The MADIT II study enrolled 1,232 patients with ischemic cardiomyopathy.8 Although this study randomized patients to receive either ICD or medical therapy, the pacing parameters for the ICD patients were similar to those used in the DAVID trial (ie, DDD: 70/minute and VVI: 40/minute). Following multivariate adjustment, patients with high RV pacing burden were found to be at a significantly increased risk for new or worsened HF (HR: 1.93; p = 0.002) and in need of appropriate ICD therapy for ventricular tachycardia/ventricular fibrillation (HR: 1.50; p = 0.02). The mortality rates were similar for high and low RV pacing (13% versus 10%) at initial follow-up. During the final eight years of follow-up, however, a high RV pacing percentage was associated with a 40% increase in the risk of death in comparison with the rate associated with low RV pacing.8,9

A more recent retrospective analysis of 823 consecutive patients undergoing permanent pacemaker (PPM) implantation between 2000 and 2014 for complete heart block with LV ejection fraction (LVEF) > 50% was performed by Kiehl et al.10 Pacing-induced cardiomyopathy (PICM), defined as a cardiac resynchronization therapy (CRT) upgrade or post-PPM LVEF ≤ 40%, occurred in 101 (12.3%) patients over the mean follow-up period of 4.3 years ± 3.9 years. RV lead position was distributed relatively evenly between apical and nonapical positions. Post-PPM LVEF was 33.7% ± 7.4% in patients with PICM versus 57.6% ± 6.1% in patients without PICM (p < 0.001). In multivariable analysis, lower pre-PPM LVEF and RV pacing percentage (> 20%) were independently associated with PICM.10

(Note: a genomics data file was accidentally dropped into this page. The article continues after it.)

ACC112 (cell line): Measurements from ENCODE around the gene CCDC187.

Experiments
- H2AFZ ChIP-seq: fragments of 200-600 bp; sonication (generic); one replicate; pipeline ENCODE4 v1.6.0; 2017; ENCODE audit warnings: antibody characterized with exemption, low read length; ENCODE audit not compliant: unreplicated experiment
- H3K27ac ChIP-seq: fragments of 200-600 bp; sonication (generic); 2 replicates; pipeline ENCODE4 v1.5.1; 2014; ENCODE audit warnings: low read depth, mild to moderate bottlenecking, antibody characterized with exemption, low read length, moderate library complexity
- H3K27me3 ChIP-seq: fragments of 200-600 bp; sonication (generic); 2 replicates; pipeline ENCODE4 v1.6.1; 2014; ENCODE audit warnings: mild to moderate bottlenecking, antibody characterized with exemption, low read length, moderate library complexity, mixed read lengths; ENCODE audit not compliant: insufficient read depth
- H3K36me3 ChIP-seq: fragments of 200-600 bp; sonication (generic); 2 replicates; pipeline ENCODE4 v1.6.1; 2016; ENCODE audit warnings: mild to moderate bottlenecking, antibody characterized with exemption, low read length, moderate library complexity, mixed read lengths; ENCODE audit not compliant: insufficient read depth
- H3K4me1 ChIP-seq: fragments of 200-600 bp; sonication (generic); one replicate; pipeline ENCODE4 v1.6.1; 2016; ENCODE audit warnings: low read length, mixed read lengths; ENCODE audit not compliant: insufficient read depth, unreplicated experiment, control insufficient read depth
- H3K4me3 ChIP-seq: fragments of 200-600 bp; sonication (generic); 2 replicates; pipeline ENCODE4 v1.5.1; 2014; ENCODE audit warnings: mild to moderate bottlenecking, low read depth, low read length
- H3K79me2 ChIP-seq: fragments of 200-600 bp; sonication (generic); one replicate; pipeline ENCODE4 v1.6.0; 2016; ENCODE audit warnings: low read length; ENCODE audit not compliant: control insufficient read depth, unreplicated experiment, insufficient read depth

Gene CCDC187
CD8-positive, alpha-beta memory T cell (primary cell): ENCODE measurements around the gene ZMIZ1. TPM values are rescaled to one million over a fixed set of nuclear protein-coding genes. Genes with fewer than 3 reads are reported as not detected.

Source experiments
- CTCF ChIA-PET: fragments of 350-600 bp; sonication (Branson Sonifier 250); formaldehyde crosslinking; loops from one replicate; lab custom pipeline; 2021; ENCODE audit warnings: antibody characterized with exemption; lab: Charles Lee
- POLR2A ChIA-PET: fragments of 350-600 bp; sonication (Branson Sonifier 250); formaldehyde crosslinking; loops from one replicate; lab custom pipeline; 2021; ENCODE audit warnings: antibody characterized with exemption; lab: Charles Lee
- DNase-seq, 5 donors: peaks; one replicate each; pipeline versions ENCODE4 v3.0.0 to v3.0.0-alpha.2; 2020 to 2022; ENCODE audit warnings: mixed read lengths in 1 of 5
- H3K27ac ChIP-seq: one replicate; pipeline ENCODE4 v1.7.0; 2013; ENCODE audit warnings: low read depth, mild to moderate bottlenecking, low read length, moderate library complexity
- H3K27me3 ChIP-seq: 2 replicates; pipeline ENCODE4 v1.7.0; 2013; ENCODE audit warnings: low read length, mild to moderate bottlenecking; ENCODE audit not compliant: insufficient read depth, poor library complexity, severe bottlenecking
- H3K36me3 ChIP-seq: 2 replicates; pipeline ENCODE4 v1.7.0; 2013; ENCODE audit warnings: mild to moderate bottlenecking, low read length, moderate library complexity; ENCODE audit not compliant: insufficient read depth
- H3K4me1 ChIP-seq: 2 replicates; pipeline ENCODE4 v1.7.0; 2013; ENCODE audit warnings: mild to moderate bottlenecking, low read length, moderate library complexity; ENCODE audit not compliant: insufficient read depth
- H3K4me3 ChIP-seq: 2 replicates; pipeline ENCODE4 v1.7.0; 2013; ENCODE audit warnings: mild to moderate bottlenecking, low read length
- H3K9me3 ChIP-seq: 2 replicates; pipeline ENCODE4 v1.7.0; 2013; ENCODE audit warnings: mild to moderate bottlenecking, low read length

Alternate right ventricular pacing sites

The adverse effects associated with long-term RVA pacing have led to further investigation of alternate RV pacing sites. Additional sites within the right ventricle that have been evaluated include the RV outflow tract (RVOT); RV septum (further divided into the mid- and low septum); and, more recently, the bundle of His near the AV junction. In the 1970s, Durrer et al. documented that the septal region of the RVOT and the mid-RV are the first areas within the ventricle to depolarize and, hence, pacing from these areas could theoretically recreate as normal a conduction and contraction pattern as possible.11 In addition to improved synchrony and conduction times, the RVOT and septal area have experienced growing popularity due to the ease of lead implantation and stability.12,13

At this time, anatomy for RV pacing sites has not been standardized in the literature (Figure 1). The anatomical RVOT is defined as the area between the pulmonic valve superiorly, the upper roof of the tricuspid valve apparatus inferiorly, the septum posteriorly and medially, and the free RV wall anteriorly. The proposed target zone for pacing purposes is the septoparietal trabeculations in the inferior portion of the septal RVOT, or the septal (not the free wall) zone bounded by the supraventricular crest and the septomarginal trabeculation. The zone at or below the level of the moderator band is too close to the apex and the high RVOT septum in the infundibulum/conus arteriosus is smooth-walled and demonstrates poor attachment of leads and high pacing thresholds.14,15


Figure 1: RV anatomy and a summary of RV pacing sites. Figure reproduced from the Netter Collection of Medical Illustrations with permission from Elsevier, Inc.

Lead implantation

Implantation technique

Various methods have been described for implanting pacing leads in the RVOT and RV septal region.1517 Delivery of pacing leads to the appropriate location in the RVOT or RV septum from the subclavian/axillary approach via the superior vena cava requires a stylet shaped with primary and secondary curves (instead of the regular straight stylet). The primary curve is required to transverse the tricuspid valve towards the RVOT away from the apex, and a secondary posterior curve (Figures 2D and 2E) then redirects the lead towards the septum, away from the anterior free wall.